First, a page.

SEATTLE – It’s been 12 years since the Major League Soccer playoffs saw a performance like Nick Rimando’s. True, the Real Salt Lake goalkeeper was stellar during RSL’s 2009 MLS Cup run, but he outdid himself on Friday in Seattle. Holding the Sounders scoreless in one of the most lopsided 0-0s you’ll ever see, Rimando not only preserved his team’s chance to make it back to the Western Conference final, he put his name along side Tony Meola’s on the list of memorable playoff goalkeeping performances.
“These are the playoffs,” Rimando explained after saving RSL. “Big players step up in big games, and I think everybody stepped up tonight.”
Meola’s magic day came at RFK Stadium in 2000, his Kansas City Wizards in the MLS Cup final against a Chicago Fire team who, two years off a title and boasting the league’s best attack, were heavy favorites. The one thing the wizards had in their favor was the league’s Comeback Player of the Year, Goalkeeper of the Year and MVP: Meola.
Kansas City jumped on the Fire early with an 11th minute Miklos Molnar goal. From there, it was all Meola, the former U.S. international making 10 saves – many at point blank range – in guiding the Wizards to their only title:
Rimando didn’t come close to matching Meola’s 10 saves. In fact, the conventional numbers paint a pedestrian picture of his night, his five saves only one more than Michael Gspurning’s. Use nothing more than that – the most commonly referenced goalkeeper statistic – and you’d have no clue how remarkable Rimando was; however, if you look at Seattle’s crosses (30) and see the Sounders’s shots on target (five), you start to get an idea of Rimando’s dominance.
Where did those other 25 balls go?
Some crosses came to nothing. Others never found their way to goal, but more often than not, it was Rimando, either waiting on his line for Seattle to test him or, more frequently as the match went on, coming out to the edge of his six-yard box to punch Seattle’s service from clear of goal. His efforts earned the shutout, but they also earned him three stitches, a broken nose, and seven minutes of boos from the Seattle faithful as he laid on the ground bleeding, cut open after a 67th minute collision with Christian Tiffert.
“I commit for a ball and the next thing I know I’m on the ground,” Rimando said, asked to recalled the incident. “I was told that Christian Tiffert kind of followed trough, not intentionally, but he followed through with his forearm and got me.”
“We thought he was going to have to come out,” head coach Jason Kreis confessed after the match. “[The trainers] did a good job getting the blood stopped and Nick continued on with a real brave effort.”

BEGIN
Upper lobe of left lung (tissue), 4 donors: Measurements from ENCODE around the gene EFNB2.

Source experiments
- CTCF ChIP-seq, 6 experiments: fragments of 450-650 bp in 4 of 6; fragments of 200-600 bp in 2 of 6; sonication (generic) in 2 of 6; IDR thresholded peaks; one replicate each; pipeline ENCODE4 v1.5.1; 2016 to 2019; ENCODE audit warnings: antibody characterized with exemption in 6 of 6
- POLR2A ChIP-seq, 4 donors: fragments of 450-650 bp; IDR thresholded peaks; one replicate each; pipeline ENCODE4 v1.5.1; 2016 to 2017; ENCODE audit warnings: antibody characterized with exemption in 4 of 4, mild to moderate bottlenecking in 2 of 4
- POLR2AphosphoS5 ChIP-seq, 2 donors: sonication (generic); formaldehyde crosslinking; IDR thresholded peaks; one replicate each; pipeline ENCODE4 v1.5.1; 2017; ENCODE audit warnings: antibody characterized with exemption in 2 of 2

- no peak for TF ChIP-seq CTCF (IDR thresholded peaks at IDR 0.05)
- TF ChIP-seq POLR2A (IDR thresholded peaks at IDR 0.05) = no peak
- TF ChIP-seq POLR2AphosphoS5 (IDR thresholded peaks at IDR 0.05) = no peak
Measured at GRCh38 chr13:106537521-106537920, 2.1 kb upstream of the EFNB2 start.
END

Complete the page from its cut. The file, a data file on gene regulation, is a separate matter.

That reckless abandon – the command of his area – is what separated Rimando’s performance from the series of stellar efforts he’s given in the past. Always a man whose shot stopping could steal any game, the weakness in the 5’10” `keepers’ game has been his presence in the box. Tonight, however, he got stronger as the match went on. Whereas he looked tentative on the litany of corners Seattle won in the first half, in the second half he charged off his line, realizing he had to be more aggressive in the face of a relentless Sounder attack.
“[S]occer is like this a keeper has a night like tonight,” Mauro Rosales, launcher of so many of Seattle’s crosses, said after the match, trying to explain how Seattle’s best performance of the season ended in a scoreless draw. “[S]ometimes it’s just impossible to score. You can shoot from everywhere and not score.”
Teammates were more effusive with their praise.
“Nick’s a battler and there is no question that he is the best goalkeeper in the league in my eyes,” midfielder Ned Grabavoy offered. “I can’t say enough about Nicky. He’s the man of the match tonight.”
In the second half, Seattle attempted 20 crosses from open play. They only forced on save out of Rimando, and while that could be explained by poor execution, that would be a lie. Seattle was excellent on Friday, forcing the opposing keeper into remarkable saves on Brad Evans (25′), Sammy Ochoa (32′), Jhon Kennedy Hurtado (33′), and Tiffert (51′). Rimando saved RSL.
“I think it will have to go down as one of the single best individual performances by any player that’s ever worn an RSL jersey,” Kreis said, an understatement.
Nobody will ever forget this performance, the type of effort that forces you to wonder who you else you could possibly want in a must-win game. In MLS, there’s no doubt. It’d be Nick Rimando, whose Friday’s performance makes you ask: Could Brad Guzan had done that? Could Sean Johnson or Bill Hamid kept that clean sheet? Would even Tim Howard have saved the night for RSL?
It’d be no disgrace to them if the answer was ‘no’.
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